Henson defined independence, creatively speaking, and he built an empire with characters he created. When he moved away from the safety of the Muppets, he never did it in ways people would expect. He made beautiful experiments like “The Storyteller” or new franchise properties like “Fraggle Rock” or grim fantasies like “The Dark Crystal.” It shouldn’t be surprising that Henson and George Lucas were drawn to each other. I think Lucas could have only benefitted from an ongoing creative relationship with Henson. I’m betting Henson could have pushed him to avoid many of the mistakes he’s made regarding both his relationship with his fans and with his own work. Their one big collaboration, “Labyrinth,” isn’t perfect, but it’s got personality and charm to spare, and I would imagine that the further they delved into digital character creation, the more they could have really set their imaginations free. And, yes, Jim Henson was a puppeteer, but he was also firmly devoted to the idea of digital filmmaking. In “The Jim Henson Hour,” the last major Muppet TV show he directly supervised, he created Waldo C. Graphic, an all-CGI character, one of the first attempted on TV, and I get the feeling that was just an experiment to see how to do it. Henson wasn’t about some slavish devotion to the tools for the sake of some fetish. He wanted to be a magician. He wanted to hide the performer in a way that made you believe in the character 100%, and digital tools were part of that.
What’s interesting to me as a fan of the man and his work is the way he continues to resonate through popular culture. Last year, a script for a movie called “The Muppet Man” topped the Black List, and I’m sure part of that is simply because of the emotional impact of reading about the life of Jim Henson. In the last week, we’ve heard news that the Spierig Brothers (the filmmakers behind “Daybreakers”) have signed on to make a “Dark Crystal” sequel, and the word today is that there was a read-through over the weekend of the new Muppet movie’s script, with the actual puppets and puppeteers participating. I’ve read the script for the film, written by Nick Stoller and Jason Segal, and there is a profound sense of love towards the characters on every page. The characters are just as much a part of the landscape today as they ever were, and if Stoller’s film works, I think we’re looking at a real revival for them.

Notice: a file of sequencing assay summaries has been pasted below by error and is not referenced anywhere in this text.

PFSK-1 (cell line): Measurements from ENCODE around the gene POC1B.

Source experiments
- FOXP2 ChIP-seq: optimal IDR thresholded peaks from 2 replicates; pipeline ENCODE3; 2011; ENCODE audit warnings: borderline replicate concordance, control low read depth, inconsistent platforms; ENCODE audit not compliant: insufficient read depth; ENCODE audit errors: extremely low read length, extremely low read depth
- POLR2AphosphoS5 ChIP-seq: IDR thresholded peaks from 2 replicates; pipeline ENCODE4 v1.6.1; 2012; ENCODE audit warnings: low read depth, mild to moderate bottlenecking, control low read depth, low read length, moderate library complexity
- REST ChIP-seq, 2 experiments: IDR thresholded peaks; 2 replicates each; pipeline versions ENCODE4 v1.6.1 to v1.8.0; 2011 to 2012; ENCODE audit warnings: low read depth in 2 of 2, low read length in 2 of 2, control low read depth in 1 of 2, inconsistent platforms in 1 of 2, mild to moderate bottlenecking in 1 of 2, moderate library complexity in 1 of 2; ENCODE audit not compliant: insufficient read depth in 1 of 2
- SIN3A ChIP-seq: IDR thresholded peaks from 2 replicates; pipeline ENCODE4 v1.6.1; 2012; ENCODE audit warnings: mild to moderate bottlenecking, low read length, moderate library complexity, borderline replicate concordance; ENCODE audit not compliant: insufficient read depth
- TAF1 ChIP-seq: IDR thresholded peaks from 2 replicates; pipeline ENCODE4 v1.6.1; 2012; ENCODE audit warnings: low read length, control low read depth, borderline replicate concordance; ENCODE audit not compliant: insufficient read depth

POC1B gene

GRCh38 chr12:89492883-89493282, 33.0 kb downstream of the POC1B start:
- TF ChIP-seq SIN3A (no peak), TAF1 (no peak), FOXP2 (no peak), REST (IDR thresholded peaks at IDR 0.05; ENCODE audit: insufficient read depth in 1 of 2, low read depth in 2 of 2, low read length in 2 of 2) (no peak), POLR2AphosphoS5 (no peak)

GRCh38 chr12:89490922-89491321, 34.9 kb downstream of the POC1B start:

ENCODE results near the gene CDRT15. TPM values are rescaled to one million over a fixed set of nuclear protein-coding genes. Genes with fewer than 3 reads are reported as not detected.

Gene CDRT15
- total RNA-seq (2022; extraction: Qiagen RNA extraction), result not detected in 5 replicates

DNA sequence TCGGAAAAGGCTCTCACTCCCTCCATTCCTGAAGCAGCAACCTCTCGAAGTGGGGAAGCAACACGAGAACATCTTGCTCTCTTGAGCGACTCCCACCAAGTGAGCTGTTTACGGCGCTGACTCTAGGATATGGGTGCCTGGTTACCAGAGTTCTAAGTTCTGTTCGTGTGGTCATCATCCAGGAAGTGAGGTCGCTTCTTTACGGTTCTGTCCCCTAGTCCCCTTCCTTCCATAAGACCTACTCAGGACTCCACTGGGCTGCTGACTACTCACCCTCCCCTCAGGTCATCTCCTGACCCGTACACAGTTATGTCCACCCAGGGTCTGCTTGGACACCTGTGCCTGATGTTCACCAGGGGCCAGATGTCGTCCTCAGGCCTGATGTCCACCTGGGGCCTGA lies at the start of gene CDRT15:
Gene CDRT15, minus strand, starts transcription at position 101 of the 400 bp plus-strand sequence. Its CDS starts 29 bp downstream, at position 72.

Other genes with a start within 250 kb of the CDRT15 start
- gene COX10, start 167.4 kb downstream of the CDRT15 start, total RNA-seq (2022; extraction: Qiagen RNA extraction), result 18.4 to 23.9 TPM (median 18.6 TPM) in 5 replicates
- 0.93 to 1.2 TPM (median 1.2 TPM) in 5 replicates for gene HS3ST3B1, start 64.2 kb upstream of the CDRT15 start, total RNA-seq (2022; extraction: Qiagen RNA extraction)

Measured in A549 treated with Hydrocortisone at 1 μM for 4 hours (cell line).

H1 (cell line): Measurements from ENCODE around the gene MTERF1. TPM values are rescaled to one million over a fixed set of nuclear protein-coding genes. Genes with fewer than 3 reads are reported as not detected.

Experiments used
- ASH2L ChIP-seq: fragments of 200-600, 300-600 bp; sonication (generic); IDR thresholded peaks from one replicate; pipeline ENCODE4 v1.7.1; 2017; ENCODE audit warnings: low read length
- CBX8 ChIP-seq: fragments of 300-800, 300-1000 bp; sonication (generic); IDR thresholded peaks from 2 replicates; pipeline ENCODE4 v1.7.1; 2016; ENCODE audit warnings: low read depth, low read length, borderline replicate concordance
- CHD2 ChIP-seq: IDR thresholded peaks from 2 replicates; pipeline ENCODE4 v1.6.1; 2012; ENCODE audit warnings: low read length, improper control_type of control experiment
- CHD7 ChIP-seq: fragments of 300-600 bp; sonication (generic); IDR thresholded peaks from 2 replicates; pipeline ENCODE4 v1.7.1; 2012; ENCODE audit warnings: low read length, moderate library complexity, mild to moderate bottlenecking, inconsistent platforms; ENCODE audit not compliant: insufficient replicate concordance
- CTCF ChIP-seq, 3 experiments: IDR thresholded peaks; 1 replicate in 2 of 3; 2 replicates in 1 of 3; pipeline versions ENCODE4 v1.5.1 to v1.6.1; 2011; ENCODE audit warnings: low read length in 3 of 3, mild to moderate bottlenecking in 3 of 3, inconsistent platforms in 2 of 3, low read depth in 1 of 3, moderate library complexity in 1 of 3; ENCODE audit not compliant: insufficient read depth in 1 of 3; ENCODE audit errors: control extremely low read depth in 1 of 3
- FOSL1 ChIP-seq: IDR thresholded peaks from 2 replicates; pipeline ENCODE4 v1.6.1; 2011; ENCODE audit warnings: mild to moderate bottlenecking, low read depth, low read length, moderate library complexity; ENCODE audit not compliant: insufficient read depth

But I’d like to see filmmakers do more than just continue the things that Henson did well. I’d like to see them do more than just bring his characters back. I would love to see filmmakers embrace his example, particularly at a time when all we get are sequels and reboots and remakes and reimaginings and regurgitations. Henson always moved forward. He believed in constant creation. He had more worlds to share with us, more lessons to impart, and that’s the example I wish people would follow. Henson believed in the new, and that was clear in everything he did. He knew how attached people were to Kermit and Burt and Ernie and Gonzo and Piggy and Fozzie and all of the great characters he created, but he also felt the urge to constantly push himself and the audience.
I moved to LA because his death scared me. It made clear to me just how precious life is and how short our time can be. But I also moved to LA because his life inspired me. He made clear to me just how important this work can be, and how big an impact it can have on an audience beyond mere entertainment. As his characters sang at the end of “The Muppet Movie”:
“Life’s like a movie, write your own ending
Keep believing, keep pretending
We’ve done just what we set out to do.
Thanks to the lovers, the dreamers, and you.”
Jim Henson was a giant, and the last 20 years, there has not been one day where his presence was not felt in this industry. As we acknowledge this sad milestone, let’s take the opportunity to try to live up to his example whenever possible.